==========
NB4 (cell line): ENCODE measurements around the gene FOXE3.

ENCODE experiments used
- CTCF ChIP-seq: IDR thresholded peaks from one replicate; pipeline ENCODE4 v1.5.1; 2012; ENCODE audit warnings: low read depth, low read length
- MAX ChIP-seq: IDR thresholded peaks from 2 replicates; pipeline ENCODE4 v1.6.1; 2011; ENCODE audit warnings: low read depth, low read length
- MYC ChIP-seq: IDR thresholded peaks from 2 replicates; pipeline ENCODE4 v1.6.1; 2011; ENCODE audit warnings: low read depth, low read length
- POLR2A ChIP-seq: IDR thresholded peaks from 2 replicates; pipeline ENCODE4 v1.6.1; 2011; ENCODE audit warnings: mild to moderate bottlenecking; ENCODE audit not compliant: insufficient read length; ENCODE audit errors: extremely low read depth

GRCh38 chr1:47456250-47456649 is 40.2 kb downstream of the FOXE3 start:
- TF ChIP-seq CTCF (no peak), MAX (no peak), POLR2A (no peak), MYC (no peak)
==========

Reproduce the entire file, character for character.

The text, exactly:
NB4 (cell line): ENCODE measurements around the gene FOXE3.

ENCODE experiments used
- CTCF ChIP-seq: IDR thresholded peaks from one replicate; pipeline ENCODE4 v1.5.1; 2012; ENCODE audit warnings: low read depth, low read length
- MAX ChIP-seq: IDR thresholded peaks from 2 replicates; pipeline ENCODE4 v1.6.1; 2011; ENCODE audit warnings: low read depth, low read length
- MYC ChIP-seq: IDR thresholded peaks from 2 replicates; pipeline ENCODE4 v1.6.1; 2011; ENCODE audit warnings: low read depth, low read length
- POLR2A ChIP-seq: IDR thresholded peaks from 2 replicates; pipeline ENCODE4 v1.6.1; 2011; ENCODE audit warnings: mild to moderate bottlenecking; ENCODE audit not compliant: insufficient read length; ENCODE audit errors: extremely low read depth

GRCh38 chr1:47456250-47456649 is 40.2 kb downstream of the FOXE3 start:
- TF ChIP-seq CTCF (no peak), MAX (no peak), POLR2A (no peak), MYC (no peak)